Yelp.com offers visitors a way to find and review local businesses. The site receives 61 million unique monthly visitors, hosts 22 million reviews and has 529,000 local business locations that have been claimed by their owners. On March 2, 2012, Yelp started its first day of public trading at $15 per share. The stock price jumped quickly; at 10 a.m. it was trading at around $26 per share. Yelp finished out that first day at $24.58.

SEE: IPO Basics

Yelp's Past
Two former PayPal employees, Russell Simmons and Jeremy Stoppelman, founded Yelp in 2004. After PayPal was acquired by eBay, Stoppelman and Simmons joined an incubator to brainstorm ideas for new startups. Yelp began as an email recommendation service, but was transformed into a local business review site for San Francisco after just a few months.

Google made an offer to buy Yelp for $550 million in 2009, but the deal fell through due to a competing offer from Yahoo. Since then, Google has developed a competing product in Google Places, which in 2010 and 2011 actually included content from Yelp. Google no longer incorporates content from Yelp, but the two companies have a difficult on-going relationship: Yelp received more than half of its traffic from Google searches in 2011.

Yelp filed with the SEC in November 2011, announcing its intention to raise as much as $100 million in its IPO. After expenses, Yelp netted approximately $96 million in the offering, valuing Yelp at about $900 million.

In 2011, Yelp brought in $83.3 million in revenue from its advertising platform. Most of the ads that the site runs come from the same local businesses that Yelp's users review. Ads are displayed next to and within the reviews and other content that the site provides to visitors. However, despite reporting revenue up 74% from 2010, last year Yelp had a net loss of $16.7 million; in 2009, the company had a net loss of $9.6 million.

SEE: Biggest Merger and Acquisition Disasters

Yelp's Present and Future
One of Yelp's key competitors, Angie's List, held its IPO in November 2011. Angie's List has been valued similarly to Yelp, at approximately $900 million. Its initial stock price was set at $13 per share. So far, Angie's List hasn't broken $20 per share. Does this mean we can expect more of the same for Yelp?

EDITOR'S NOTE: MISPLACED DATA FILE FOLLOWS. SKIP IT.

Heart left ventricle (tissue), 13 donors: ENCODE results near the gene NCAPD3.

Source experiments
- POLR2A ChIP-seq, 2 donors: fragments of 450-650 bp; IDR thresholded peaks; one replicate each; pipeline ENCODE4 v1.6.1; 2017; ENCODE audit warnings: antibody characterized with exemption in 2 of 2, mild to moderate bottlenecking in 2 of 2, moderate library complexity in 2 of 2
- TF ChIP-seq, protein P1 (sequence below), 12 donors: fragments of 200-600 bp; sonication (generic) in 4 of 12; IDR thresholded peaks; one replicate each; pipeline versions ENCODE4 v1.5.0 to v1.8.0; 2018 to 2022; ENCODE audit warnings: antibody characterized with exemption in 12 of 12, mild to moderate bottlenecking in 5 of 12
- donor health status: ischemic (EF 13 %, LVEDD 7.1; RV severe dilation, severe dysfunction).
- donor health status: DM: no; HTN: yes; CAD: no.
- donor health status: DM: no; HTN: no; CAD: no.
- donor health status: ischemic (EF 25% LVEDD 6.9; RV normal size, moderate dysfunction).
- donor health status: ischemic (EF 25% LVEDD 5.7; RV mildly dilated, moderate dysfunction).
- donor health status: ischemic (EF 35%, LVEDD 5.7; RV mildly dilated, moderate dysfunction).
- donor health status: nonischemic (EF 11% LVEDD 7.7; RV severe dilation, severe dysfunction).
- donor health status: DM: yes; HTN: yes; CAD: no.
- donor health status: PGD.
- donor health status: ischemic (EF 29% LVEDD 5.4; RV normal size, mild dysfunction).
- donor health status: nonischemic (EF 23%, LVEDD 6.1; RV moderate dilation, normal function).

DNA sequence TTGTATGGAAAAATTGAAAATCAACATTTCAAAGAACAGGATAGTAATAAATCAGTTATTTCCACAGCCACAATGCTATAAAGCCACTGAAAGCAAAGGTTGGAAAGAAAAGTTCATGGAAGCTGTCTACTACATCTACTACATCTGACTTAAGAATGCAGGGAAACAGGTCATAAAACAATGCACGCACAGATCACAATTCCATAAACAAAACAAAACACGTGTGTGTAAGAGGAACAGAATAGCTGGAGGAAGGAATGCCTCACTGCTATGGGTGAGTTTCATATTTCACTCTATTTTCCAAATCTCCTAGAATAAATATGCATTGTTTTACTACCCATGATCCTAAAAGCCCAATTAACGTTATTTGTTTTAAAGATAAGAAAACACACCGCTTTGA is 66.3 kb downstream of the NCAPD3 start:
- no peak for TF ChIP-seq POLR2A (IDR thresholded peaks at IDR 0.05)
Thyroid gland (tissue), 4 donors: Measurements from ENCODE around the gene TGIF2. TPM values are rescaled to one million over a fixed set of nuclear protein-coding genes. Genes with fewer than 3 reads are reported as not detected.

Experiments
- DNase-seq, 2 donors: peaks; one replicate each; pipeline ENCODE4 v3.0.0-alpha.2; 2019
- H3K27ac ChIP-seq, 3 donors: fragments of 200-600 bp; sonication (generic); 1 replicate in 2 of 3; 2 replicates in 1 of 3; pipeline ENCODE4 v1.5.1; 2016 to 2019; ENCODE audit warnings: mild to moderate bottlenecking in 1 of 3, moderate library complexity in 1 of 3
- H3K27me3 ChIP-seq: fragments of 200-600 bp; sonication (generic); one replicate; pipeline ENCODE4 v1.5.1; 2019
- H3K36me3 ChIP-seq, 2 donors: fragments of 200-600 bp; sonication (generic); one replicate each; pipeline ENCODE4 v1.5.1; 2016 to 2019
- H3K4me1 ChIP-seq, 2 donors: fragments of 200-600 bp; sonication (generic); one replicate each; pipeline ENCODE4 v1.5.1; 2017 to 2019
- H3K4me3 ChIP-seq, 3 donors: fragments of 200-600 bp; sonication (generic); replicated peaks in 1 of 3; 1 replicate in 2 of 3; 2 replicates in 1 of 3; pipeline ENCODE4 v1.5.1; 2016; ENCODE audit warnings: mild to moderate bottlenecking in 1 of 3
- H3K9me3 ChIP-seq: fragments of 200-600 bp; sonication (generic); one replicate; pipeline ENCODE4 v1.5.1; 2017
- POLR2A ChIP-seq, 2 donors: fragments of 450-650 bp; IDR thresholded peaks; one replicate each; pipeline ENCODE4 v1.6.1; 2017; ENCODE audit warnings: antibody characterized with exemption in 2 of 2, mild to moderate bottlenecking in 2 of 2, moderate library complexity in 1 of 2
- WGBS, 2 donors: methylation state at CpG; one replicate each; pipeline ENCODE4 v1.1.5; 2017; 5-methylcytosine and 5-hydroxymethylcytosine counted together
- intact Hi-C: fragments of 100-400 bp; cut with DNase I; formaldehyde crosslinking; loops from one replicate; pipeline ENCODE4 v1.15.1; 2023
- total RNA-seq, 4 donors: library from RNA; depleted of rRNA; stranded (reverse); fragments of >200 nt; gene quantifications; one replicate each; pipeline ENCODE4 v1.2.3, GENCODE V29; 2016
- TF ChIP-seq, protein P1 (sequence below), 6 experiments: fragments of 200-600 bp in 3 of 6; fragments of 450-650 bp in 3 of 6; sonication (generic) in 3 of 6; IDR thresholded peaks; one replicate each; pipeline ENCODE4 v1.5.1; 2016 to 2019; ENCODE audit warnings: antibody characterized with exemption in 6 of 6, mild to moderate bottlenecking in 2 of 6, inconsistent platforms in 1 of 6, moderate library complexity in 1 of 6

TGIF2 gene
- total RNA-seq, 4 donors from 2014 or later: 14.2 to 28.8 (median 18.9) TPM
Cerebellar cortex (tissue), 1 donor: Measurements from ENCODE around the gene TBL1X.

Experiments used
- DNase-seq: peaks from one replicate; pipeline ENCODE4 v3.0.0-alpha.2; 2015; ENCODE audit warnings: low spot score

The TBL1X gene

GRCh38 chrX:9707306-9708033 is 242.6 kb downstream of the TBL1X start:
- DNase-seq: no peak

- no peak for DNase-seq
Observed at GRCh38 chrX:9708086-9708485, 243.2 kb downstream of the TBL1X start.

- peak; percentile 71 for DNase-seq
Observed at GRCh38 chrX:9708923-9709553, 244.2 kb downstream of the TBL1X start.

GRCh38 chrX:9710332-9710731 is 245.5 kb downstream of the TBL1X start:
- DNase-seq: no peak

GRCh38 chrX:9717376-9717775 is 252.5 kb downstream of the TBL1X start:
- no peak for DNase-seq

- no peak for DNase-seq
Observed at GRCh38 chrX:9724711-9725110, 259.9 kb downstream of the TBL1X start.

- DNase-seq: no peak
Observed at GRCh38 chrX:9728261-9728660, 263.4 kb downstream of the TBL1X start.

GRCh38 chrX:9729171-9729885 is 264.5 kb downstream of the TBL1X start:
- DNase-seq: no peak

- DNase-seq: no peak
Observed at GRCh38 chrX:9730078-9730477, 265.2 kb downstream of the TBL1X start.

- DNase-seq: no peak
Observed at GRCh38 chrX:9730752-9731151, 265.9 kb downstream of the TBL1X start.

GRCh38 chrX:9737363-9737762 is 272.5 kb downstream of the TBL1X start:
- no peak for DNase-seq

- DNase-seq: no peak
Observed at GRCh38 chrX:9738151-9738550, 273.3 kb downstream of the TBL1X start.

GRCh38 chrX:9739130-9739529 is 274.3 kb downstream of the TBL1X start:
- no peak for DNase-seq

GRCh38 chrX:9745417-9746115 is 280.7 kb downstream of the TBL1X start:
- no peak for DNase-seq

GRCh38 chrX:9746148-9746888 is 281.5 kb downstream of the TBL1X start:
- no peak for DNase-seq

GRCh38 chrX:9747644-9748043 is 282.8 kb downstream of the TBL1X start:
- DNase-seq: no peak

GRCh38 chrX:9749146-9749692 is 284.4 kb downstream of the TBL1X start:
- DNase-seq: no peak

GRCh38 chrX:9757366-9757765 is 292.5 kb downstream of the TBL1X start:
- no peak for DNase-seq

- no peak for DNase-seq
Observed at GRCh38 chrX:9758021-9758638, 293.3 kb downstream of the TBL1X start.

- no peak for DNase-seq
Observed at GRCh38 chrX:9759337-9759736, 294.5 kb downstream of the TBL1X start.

Yelp now operates in multiple international markets: Austria, Canada, France, Germany, Ireland, Italy, the Netherlands, Spain and the United Kingdom. The company has expanded in the U.S. city by city, and has taken a similar approach to adding new communities in other countries. The site has also seen accelerated growth due to the popularity of its mobile app. Yelp reports over 5 million unique mobile users in an average month; so far the app has not been monetized, but Yelp sees mobile advertising as an opportunity for growth.

Overall, Yelp describes its current strategy as focusing on the long-term. By making investments in both market and product development, the company expects to increase revenues. In particular, international sales will be a factor in 2012. Yelp has budgeted $15 million to spend on acquiring international advertisers in the next year.

The Bottom Line
Yelp faces its fair share of challenges now that its IPO has taken place. The company relies heavily on forces it can't control for growth, such as the millions of users that write the reviews that Yelp offers on its website. With each new market Yelp enters, it has to persuade new users to provide content before it can consider selling advertising. The website's heavy reliance on search traffic for bringing in visitors also presents a potential problem. Combined with the fact that Yelp continues to operate at a net loss, the IPO is just a beginning for this company.

SEE: How An IPO Is Valued

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